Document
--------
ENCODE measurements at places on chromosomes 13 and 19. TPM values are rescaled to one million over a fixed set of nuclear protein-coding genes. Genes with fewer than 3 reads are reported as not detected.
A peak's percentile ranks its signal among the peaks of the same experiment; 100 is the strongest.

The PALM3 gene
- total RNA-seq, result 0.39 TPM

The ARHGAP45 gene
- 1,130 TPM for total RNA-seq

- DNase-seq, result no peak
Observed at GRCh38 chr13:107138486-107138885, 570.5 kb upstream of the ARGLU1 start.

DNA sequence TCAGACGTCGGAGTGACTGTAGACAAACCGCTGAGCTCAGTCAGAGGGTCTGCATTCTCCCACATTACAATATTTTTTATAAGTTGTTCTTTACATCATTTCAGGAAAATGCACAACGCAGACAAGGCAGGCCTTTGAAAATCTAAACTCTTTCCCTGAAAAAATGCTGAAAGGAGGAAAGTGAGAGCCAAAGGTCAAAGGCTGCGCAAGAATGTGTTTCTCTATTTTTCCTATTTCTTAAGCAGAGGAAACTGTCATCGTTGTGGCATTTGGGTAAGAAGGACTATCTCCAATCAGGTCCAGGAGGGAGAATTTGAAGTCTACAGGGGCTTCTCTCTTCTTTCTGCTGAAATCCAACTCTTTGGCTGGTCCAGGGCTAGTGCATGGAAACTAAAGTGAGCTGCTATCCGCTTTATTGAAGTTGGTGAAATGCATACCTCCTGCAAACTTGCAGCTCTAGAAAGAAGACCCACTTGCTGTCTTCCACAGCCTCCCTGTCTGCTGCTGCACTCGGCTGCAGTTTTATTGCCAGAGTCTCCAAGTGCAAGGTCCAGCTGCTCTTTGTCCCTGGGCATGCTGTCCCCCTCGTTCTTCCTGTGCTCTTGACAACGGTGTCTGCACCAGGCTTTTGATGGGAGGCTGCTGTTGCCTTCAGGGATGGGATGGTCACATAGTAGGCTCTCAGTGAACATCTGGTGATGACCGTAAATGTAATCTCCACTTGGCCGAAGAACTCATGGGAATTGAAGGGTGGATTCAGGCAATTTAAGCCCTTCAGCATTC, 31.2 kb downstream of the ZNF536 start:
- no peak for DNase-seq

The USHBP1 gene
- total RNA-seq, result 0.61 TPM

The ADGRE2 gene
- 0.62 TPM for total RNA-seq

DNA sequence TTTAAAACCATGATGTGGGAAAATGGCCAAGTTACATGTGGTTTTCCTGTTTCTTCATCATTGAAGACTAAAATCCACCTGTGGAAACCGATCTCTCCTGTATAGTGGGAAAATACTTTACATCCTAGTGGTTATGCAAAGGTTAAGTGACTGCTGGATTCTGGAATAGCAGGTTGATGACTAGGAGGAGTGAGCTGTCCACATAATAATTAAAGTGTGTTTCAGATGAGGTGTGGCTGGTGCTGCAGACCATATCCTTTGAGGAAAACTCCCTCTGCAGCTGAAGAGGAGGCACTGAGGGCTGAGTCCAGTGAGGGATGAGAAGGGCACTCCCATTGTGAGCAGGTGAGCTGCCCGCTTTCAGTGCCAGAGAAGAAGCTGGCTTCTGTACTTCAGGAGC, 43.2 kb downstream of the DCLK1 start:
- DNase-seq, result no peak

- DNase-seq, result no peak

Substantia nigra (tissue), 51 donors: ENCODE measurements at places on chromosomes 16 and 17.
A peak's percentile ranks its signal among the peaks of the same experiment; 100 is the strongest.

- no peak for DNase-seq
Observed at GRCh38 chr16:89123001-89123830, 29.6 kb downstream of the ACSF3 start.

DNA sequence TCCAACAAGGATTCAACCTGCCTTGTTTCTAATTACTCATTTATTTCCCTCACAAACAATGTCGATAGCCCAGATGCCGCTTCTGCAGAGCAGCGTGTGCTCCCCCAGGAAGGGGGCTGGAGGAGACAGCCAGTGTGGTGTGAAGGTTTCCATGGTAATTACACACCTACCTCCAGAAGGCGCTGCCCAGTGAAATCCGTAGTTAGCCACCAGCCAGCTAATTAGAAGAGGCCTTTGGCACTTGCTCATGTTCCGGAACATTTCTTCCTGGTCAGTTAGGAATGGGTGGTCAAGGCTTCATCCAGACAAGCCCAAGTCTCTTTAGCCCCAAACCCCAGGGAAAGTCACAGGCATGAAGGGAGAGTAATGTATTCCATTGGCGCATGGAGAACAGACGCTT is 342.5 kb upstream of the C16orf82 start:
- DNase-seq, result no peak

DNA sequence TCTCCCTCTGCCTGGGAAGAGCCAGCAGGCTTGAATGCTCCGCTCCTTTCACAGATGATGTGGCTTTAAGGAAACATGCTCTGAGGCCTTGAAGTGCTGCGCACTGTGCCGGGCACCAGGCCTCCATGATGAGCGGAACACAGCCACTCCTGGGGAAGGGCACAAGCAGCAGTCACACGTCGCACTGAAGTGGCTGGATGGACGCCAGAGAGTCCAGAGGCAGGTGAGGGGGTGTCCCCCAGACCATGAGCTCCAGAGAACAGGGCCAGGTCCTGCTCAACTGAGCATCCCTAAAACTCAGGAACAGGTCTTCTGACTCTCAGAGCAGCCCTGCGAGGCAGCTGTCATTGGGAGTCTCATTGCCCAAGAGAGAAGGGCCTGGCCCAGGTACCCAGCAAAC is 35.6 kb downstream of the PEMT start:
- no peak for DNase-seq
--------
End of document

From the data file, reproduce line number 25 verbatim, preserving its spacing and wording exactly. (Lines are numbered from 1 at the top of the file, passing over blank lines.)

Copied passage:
- no peak for DNase-seq